On Wayland, with compositing being mandatory and with the use of double/triple buffers..I wonder if Wayland will get to the same level of tear-free flicker-free switching. Either solution (Flicker or no flickering) is fine, really, it just looks nicer if we can achieve zero-flicker.

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            • #7
              Originally posted by Serafean View Post
              Nvidia didn't do shit to enable hybrid graphics. They patiently waited for the linaro guys to create dma-buf, then for the X guys to do the X API changes and RANDR imrpovements, then they waltzed in with some comments (when all was done) and made a wrapper around GPL exported symbols. That's history as I remember it...
              Your timeline is accurate, but Nvidia has been quite involved on the mailing lists. Aaron Plattner has been providing lots of advice and code reviews on how to accommodate binary drivers.

              There are many different groups putting work into hybrid graphics. Now it's Canonical's turn. If all goes to plan, Lankhorst's fencing work provide the necessary X infrastructure for tear-free Nvidia blob use of RandR 1.4 in Ubuntu 13.10.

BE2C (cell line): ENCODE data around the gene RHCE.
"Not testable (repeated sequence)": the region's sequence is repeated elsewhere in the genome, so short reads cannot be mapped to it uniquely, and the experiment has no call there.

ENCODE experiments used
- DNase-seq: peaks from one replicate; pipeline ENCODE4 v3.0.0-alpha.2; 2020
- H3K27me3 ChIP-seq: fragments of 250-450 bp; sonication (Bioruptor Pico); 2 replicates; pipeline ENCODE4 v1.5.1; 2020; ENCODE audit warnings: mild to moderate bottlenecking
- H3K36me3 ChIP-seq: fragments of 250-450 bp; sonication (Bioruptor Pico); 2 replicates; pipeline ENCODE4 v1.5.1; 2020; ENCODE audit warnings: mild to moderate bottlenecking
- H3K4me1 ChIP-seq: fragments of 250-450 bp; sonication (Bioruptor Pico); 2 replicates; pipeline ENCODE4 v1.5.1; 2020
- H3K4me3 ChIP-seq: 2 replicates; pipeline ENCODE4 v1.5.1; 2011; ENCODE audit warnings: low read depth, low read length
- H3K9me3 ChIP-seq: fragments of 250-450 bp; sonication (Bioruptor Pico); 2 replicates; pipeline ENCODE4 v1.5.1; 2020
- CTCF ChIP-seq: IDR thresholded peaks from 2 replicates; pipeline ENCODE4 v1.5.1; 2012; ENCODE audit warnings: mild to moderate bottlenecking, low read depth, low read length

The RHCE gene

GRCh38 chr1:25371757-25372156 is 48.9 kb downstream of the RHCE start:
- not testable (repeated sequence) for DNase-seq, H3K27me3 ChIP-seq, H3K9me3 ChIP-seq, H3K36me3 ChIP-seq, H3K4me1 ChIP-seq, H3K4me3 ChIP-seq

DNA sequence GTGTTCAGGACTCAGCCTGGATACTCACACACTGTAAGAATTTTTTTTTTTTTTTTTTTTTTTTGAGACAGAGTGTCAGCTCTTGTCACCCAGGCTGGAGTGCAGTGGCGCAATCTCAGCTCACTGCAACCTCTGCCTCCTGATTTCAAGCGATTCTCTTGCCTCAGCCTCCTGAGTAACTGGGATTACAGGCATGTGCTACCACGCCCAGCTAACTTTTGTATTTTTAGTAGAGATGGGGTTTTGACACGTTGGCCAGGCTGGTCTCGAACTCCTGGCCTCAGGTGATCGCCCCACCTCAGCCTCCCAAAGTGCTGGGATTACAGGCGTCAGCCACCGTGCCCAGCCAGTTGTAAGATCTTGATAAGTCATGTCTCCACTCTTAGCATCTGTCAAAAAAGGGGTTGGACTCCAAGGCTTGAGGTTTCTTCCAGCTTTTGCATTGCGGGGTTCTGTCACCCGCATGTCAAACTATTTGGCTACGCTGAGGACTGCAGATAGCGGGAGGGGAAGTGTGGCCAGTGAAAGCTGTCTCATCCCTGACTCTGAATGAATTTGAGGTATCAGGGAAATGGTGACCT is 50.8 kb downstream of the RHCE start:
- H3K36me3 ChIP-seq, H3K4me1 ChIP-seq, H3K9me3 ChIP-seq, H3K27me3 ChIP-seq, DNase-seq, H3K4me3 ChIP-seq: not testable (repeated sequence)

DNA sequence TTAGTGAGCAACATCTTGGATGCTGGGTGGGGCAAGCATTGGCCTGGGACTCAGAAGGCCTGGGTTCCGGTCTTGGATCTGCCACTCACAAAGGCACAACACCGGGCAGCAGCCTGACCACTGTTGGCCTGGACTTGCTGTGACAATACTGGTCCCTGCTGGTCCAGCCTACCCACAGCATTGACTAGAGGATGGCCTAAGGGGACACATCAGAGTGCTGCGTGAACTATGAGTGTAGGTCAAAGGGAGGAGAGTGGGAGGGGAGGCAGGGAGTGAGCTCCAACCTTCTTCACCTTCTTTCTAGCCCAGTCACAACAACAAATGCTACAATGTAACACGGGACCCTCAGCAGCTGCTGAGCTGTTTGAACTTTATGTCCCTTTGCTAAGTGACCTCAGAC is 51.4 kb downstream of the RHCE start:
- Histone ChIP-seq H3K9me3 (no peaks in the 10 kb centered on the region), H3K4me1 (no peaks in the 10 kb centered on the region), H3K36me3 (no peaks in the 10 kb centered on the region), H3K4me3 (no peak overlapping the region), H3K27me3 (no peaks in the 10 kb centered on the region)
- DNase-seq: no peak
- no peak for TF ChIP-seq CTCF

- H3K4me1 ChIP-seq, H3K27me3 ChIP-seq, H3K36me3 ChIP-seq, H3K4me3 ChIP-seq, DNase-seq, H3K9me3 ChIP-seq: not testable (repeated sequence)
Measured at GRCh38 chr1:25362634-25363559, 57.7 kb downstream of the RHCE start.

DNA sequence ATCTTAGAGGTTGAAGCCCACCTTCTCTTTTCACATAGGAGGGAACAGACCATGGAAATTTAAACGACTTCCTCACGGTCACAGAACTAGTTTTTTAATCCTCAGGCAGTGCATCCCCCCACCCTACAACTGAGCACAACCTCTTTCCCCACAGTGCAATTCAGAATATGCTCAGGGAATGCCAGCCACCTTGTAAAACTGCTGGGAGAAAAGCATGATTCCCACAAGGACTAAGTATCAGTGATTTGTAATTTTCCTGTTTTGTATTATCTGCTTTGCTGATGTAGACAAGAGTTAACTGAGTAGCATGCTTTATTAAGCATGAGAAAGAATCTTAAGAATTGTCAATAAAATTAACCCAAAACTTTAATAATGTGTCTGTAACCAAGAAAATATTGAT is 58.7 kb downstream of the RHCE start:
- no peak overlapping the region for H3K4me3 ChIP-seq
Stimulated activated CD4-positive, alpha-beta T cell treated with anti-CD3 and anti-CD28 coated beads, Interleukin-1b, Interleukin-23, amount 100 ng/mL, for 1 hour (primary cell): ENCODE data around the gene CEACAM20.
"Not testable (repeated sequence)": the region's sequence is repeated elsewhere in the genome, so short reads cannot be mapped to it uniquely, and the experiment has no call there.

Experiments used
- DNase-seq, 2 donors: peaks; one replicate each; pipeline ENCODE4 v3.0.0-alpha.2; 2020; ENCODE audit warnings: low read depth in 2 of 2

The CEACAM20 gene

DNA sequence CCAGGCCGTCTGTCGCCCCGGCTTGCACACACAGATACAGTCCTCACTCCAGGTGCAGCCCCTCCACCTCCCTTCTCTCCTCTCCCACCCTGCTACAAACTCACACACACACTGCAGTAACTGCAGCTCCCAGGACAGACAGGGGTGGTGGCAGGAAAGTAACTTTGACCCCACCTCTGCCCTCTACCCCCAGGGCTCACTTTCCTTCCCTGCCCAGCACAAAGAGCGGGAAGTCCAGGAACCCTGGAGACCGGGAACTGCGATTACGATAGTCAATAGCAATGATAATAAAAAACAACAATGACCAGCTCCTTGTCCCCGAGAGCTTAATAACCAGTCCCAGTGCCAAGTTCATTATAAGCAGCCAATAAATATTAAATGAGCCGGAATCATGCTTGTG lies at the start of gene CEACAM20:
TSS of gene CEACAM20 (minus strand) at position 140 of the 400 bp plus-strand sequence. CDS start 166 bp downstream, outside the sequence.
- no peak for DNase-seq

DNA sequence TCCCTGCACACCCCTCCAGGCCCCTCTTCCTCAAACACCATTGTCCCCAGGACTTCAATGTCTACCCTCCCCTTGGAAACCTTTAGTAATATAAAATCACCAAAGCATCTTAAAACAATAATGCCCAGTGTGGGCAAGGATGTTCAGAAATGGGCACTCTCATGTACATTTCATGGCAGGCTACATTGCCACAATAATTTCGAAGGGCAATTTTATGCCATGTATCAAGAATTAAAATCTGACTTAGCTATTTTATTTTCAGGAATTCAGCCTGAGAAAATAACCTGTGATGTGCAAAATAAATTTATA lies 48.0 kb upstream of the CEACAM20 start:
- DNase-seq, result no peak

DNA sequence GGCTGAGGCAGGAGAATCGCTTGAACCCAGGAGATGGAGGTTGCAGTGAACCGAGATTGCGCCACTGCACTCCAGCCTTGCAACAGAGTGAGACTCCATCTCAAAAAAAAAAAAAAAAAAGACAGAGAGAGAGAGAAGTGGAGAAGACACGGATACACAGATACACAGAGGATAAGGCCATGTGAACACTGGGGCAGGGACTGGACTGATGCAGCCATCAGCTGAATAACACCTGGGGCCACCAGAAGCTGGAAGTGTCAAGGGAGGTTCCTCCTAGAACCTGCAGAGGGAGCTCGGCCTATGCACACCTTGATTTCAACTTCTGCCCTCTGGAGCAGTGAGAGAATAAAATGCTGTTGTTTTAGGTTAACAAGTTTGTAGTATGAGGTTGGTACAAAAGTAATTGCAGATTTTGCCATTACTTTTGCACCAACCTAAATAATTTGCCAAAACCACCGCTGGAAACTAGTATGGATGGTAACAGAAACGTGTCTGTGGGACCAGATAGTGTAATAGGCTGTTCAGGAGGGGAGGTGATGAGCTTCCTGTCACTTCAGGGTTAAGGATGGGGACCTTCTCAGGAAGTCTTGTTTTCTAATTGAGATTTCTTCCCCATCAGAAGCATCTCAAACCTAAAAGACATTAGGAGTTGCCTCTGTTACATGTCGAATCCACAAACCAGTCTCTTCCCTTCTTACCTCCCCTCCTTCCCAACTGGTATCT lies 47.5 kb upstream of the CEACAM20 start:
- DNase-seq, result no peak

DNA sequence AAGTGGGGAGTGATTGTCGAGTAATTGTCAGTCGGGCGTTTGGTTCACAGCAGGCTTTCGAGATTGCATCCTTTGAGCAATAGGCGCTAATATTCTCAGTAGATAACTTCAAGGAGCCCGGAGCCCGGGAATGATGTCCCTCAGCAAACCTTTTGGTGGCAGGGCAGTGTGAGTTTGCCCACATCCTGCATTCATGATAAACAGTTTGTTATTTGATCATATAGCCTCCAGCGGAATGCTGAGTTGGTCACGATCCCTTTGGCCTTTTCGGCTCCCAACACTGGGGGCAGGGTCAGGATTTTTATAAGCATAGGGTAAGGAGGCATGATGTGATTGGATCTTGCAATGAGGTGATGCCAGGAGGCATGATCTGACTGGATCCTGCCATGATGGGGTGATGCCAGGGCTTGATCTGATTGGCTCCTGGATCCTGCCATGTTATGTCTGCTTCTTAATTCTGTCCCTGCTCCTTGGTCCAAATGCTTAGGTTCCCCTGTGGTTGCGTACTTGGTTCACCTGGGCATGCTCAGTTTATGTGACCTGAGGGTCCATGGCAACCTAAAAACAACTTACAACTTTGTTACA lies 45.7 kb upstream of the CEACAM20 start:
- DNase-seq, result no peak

Once fencing is out of the way, people will move onto multi-monitor situations and power management. Everything is babysteps.

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              • #8
                Originally posted by Ericg View Post
                Of interesting note is the actual implementation. On Windows when the hybrid kicks in, things flicker or stutter for a half second whenever you change GPU's and then youre good until you change GPU's again. On OS X interestingly, no stuttering or flickering or even pausing. It was either Daniel or David that said they most likely did all of their hybrid stuff inside their GL layer.
                We've got an NVIDIA Optimus laptop at work and it doesn't flicker or stutter when Optimus kicks in.

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                • #9
                  Originally posted by gigaplex View Post
                  We've got an NVIDIA Optimus laptop at work and it doesn't flicker or stutter when Optimus kicks in.
                  Really? Then maybe Nvidia/MS worked it out. Both of my parents have Optimus in their laptops and when I was still at home before the semester started I know theirs flickered sometimes when I was using it and starting up something GPU hungry. If so, good for them then, it was always really annoying to me haha.

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                  • #10
                    Originally posted by Alex Sarmiento View Post
                    Well, if the linux support for hybrid graphics is POOR, what do you want from Canonical?
                    Ha, that seems to be the common sentiment from fanboys, eh?

                    Ubuntu is great, everything they've done is awesome. No one else has done anything that isn't crap.

                    Oh, something sucks? Well, why didn't someone else fix it? You can't expect Canonical to do anything, can you?

                    Really, I'm starting to get tired of the fan boys on here. It's not just pro-Ubuntu either, the whole site is crawling with them, and Michael encourages them to drive up page hits and ad revenue.

                    /sigh....